The cannabis plant has acquired many nicknames over the years that are popular and used across the world today. A popular variant is the name, ‘marijuana.’ Yet, the word’s Mexican Spanish origin and history are not commonly known or publicized in the cannabis industry.
Recently, the media has become sensitive to the word’s background and only last year, Salon Magazine featured an article discussing marijuana’s potentially racial and negative connotations.
So, what is all the fuss about? Where did the word ‘marijuana’ come from? Read on to find out more about how the word ‘marijuana’ became known in the US and why many people opt to use the plant’s botanical name, cannabis, instead.
During the early 20th century, cannabis was the preferred term that was widely used for the cannabaceae plant in the US. This developed from the inclusion of cannabis extracts in medicines by Pharmaceutical companies, such as Bristol Myers Squib and El Lilly. Which was used to treat migraines, insomnia and other common ailments. Cannabis then became a popular trend with wealthy Americans that had the money to import goods and enjoy the substance.
Yet, it was the Mexican Revolution and the immigration that followed that altered the perception of cannabis. Many Mexicans sought refuge after 1910 and over 890,000 crossed the border into the US. They brought with them what they called ‘mariguana,’ as well as a recreational smoking habit that was alien to many ordinary Americans.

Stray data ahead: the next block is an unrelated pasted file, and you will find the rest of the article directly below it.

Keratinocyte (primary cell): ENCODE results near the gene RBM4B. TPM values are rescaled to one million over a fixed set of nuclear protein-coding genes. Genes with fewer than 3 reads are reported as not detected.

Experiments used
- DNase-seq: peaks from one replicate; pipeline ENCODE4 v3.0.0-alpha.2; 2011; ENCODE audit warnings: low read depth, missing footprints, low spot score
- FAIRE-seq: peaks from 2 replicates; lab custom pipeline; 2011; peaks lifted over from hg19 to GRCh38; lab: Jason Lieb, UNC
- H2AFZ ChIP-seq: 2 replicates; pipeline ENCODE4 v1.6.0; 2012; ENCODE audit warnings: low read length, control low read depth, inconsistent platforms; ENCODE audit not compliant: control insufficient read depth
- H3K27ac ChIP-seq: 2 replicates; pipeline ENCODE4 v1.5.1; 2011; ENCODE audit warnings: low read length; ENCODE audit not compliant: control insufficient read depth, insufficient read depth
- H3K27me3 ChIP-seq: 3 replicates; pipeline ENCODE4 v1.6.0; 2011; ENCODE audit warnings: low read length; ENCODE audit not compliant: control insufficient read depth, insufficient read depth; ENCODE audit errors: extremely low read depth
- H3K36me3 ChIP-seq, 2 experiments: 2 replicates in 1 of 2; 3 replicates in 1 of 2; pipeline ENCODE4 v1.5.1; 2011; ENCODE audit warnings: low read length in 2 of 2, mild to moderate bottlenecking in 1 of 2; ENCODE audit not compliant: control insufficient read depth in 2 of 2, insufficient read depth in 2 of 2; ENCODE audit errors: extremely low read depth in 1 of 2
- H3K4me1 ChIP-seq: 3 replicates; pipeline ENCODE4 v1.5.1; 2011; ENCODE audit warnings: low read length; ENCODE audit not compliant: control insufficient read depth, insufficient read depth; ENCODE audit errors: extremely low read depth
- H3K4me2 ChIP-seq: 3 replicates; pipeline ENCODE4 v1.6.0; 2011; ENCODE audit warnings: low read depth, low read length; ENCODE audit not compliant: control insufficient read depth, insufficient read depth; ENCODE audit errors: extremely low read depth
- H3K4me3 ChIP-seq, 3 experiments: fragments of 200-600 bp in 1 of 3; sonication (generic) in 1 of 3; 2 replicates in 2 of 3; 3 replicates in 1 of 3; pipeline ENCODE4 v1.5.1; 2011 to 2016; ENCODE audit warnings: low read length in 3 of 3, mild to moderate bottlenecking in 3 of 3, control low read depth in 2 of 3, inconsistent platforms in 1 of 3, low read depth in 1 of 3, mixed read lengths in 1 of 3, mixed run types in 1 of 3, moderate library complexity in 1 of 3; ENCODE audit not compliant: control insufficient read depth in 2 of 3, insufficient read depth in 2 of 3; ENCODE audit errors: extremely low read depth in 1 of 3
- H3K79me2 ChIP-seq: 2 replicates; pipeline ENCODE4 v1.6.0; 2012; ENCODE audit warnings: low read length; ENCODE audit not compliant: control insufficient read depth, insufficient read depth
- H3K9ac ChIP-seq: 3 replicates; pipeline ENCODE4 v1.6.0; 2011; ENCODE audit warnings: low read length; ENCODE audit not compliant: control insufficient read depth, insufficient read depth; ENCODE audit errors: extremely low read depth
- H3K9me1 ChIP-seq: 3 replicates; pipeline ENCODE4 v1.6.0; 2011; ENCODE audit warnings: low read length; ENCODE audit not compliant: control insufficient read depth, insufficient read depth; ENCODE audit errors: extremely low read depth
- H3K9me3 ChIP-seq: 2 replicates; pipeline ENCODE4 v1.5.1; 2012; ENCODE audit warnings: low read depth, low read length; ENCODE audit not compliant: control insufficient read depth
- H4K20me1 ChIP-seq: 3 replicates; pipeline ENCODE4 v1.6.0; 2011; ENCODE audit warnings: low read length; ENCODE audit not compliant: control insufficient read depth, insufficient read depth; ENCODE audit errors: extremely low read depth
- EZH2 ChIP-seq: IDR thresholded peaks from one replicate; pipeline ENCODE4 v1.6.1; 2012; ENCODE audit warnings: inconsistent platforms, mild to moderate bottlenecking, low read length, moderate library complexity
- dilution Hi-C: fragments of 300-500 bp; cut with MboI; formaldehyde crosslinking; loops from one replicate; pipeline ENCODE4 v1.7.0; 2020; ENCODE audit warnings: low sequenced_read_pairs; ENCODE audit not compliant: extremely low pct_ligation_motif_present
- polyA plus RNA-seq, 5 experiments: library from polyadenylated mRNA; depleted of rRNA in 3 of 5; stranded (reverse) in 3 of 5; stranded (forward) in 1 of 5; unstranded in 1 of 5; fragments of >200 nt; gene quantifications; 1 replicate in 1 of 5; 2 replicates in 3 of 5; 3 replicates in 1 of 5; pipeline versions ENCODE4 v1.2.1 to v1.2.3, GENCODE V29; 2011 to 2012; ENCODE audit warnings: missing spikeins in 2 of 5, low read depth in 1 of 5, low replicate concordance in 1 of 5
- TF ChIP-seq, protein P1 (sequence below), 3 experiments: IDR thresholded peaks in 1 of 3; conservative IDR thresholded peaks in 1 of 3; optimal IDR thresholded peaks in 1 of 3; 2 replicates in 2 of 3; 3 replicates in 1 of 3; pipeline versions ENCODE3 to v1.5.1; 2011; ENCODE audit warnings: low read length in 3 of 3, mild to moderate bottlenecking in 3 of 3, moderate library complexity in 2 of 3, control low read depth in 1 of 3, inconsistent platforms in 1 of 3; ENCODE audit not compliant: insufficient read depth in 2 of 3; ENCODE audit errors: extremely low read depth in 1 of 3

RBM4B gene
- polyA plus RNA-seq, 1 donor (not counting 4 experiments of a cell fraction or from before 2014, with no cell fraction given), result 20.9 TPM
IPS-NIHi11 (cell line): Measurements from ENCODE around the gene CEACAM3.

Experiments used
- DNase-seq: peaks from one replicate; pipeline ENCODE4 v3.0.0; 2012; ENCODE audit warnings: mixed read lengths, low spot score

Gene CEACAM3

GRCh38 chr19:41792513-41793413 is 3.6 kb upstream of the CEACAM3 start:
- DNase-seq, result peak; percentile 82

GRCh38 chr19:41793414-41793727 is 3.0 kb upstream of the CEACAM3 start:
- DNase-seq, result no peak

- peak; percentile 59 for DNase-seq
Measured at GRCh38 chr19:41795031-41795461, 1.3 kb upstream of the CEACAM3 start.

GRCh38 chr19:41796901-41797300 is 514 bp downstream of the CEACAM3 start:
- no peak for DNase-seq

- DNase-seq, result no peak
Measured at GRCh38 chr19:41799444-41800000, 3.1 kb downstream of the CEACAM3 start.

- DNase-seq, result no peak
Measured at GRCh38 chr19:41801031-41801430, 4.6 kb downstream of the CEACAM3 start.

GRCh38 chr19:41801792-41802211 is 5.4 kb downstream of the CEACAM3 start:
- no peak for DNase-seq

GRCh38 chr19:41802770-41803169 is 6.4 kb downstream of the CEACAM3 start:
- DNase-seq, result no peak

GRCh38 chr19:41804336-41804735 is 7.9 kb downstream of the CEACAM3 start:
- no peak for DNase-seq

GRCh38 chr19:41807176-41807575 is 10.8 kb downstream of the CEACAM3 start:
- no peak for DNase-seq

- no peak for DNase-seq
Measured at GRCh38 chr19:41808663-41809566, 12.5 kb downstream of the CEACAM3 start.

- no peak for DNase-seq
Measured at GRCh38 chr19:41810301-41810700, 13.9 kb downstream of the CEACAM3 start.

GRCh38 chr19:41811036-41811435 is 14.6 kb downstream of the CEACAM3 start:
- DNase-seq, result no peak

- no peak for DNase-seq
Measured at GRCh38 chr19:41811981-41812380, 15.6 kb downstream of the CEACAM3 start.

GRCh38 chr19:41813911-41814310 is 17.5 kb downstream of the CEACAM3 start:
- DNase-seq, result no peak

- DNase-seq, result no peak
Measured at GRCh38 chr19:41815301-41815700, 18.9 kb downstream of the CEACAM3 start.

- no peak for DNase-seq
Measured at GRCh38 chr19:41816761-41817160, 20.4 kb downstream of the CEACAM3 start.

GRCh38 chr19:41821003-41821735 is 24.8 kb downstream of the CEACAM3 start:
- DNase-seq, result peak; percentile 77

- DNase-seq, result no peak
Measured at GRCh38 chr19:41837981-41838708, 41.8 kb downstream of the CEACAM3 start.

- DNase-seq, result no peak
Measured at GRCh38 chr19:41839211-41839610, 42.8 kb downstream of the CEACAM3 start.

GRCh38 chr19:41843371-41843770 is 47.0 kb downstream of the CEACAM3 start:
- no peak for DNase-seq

What followed were new laws criminalizing ‘locoweed’ and the first bill was passed in the state of California. Although this was initially a way for the Board of Pharmacy to regulate opiates and substances in circulation, by 1930, 29 states banned the use of ‘marijuana’ and resentment towards immigrants that used ‘mariguana’ grew.
The Great Depression intensified the emerging bad race relations, with new immigrants becoming the targets of abuse and particularly those that used cannabis recreationally. With soaring unemployment, increased crime rates and general dissatisfaction in the US, the plant was attributed to crime and associated with non-American, Spanish speakers who were ‘foreign’ and seen as causing all of these problems.
Harry Anslinger, the director of the Federal Bureau of Narcotics, was an outspoken critic of cannabis and played a central role in the stigmatization of ‘marijuana’ in the US. Through campaigns, appearances, and propaganda, he appealed to white audiences who were dissatisfied, and emphasized the ‘foreign’ Hispanic roots of the word ‘marijuana,’ spreading bigotry and hate. He testified that marijuana caused violence and was used by ‘Negroes, Hispanics and Filipinos,’ as well as entertainers who released suggestive, ‘satanic’ jazz and swing music. Cannabis was no longer associated with medicinal herbs and had become known across the country as ‘marijuana’ with negative connotations of crime and degeneracy.
Anslinger’s campaigning paid off with the passing of the Marihuana Tax Act of 1937. This had the effect of federally criminalizing the possession of cannabis across the country and codifying the name into law. With strict prohibition, there was punishment by imprisonment and fines of up to $2,000. It was now an outlawed substance and the word ‘marijuana’ no longer merited medicinal credit.
There is no doubt that after examining the history of the word ‘marijuana,’ there are negative racial and political undertones that threaten its verbal use. Some people believe that using the term disregards the oppression felt by immigrants at that time. While some people in the US may forget this history today, it is worth remembering the etymology of marijuana.